October 22, 2015 would see a boy from Uttarakhand make his first-class debut for Delhi against Bengal.
Alongside keeping, Rishabh Pant would bat in the top three on debut, scoring 28 batting at first drop, 57 when opening the batting, and take three catches behind the stumps. Pant would only play two games for Delhi in their 2015-16 Ranji campaign, behind Punit Bisht and Mohit Ahlawat in the keeping order.
After making headlines at the U-19 level donning the Indian colours in the 2016 under-19 World Cup, Pant would be given a longer rope for Delhi at first-class level in the 2016-17 Ranji Trophy.
From there on, Pant ensured the hype was real that was created by the Indian media. In his third first-class game, Pant scored his maiden ton (146) against Assam.
But this boy wasn’t a one-hit-wonder.
The following game, Pant would score a whopping 308 off 326 balls against Maharashtra on a wearing Wankhede Stadium wicket in reply to their total of 2/635 declared.
Despite Delhi not making the knockout stages of India’s prestigious first-class tournament, Pant was the fourth-highest run-scorer of the 2016-17 Ranji season, with 972 runs at an average of 81 in 12 innings.
Pant’s outstanding form would reward him a call up in the India A red ball setup as the Indians hosted New Zealand A for two first-class games in 2017. Playing in the first unofficial Test, Pant scored 67 off 41 before Parthiv Patel replaced him in the second game.
Pant’s 2017-18 Ranji season was quiet, scoring 315 runs at an average of 35, but he led Delhi in Ishant Sharma’s absence as the side finished runners up to Umesh Yadav’s Vidarbha.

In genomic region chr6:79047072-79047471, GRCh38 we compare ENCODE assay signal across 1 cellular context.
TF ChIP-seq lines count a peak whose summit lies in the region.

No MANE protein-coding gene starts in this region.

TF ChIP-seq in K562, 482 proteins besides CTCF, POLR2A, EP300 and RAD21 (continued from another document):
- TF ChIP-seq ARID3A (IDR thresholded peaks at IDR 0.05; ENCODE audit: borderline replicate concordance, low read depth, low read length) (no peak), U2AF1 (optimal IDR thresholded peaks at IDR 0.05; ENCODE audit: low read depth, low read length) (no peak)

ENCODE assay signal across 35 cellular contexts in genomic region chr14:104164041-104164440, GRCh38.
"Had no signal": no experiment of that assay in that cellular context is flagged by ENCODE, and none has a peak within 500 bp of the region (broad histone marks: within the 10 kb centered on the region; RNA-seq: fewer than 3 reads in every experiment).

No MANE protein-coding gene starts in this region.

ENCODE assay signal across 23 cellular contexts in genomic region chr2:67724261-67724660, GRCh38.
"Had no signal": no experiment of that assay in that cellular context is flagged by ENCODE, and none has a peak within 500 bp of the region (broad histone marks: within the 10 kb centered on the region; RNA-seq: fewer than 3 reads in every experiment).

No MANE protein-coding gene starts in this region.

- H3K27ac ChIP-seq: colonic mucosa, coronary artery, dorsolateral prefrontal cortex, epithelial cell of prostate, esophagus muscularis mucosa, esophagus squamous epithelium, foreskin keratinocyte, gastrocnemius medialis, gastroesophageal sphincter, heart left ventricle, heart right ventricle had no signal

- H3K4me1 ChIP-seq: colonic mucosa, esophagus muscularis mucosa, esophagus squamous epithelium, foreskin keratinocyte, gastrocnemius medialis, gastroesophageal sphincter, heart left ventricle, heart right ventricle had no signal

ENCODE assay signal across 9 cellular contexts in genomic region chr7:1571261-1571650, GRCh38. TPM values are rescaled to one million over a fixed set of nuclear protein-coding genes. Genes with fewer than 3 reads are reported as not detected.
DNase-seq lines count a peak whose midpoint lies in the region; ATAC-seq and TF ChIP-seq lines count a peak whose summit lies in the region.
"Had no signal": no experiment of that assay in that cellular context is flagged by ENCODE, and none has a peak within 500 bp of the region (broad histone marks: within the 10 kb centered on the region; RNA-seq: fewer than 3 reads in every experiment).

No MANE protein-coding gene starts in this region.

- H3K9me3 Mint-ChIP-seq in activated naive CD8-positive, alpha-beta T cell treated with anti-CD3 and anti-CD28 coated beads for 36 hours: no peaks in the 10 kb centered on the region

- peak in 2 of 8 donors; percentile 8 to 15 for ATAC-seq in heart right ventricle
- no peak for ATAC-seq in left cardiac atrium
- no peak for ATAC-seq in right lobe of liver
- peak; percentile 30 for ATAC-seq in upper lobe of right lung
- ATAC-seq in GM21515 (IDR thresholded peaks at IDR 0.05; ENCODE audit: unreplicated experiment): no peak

In July 2018, Pant would be a late addition to India A’s first-class games against West Indies A and England Lions. With three 50s in four innings for India A in the four-dayers, Pant would be added to India’s Test squad against England as Dinesh Karthik’s understudy.
With India 2-0 down in the series and Karthik looking well out of sorts with the bat, Pant debuted in the third Test at Nottingham, becoming the 291st Indian to play Test cricket. Smashing Adil Rashid down the ground for six in his second ball, Pant scored a fruitful 24 before Stuart Broad gave him a send-off.
In his third Test, Pant became the first Indian wicketkeeper to score a Test century in England, as his 114 alongside KL Rahul’s 149 gave India a glimmer of hope of chasing a mammoth 464.
Pant’s fearless style of batting saw him have the chance to score three Test hundreds within five Tests, but a lack of patience saw the youngster be dismissed twice on 92 against the West Indies.
In India’s tour of Australia in late 2018, Pant took 20 catches behind the stumps, before scoring an unsurprisingly attacking 159 at the SCG.
But from thereon, Pant’s career went on a slow downfall. Inconsistencies at ODI and T20I level crept into his Test match batting, before Wriddhiman Saha came back from injury and replaced Pant in India’s home Test series versus South Africa and Bangladesh.
Recalled into the XI against New Zealand in February 2020, he only mustered only 60 runs in four innings.
Dropped from India’s white-ball squads for the tour of Australia in late 2020-early 2021, Pant was solely in India’s Test squad for the first time since his debut series against England.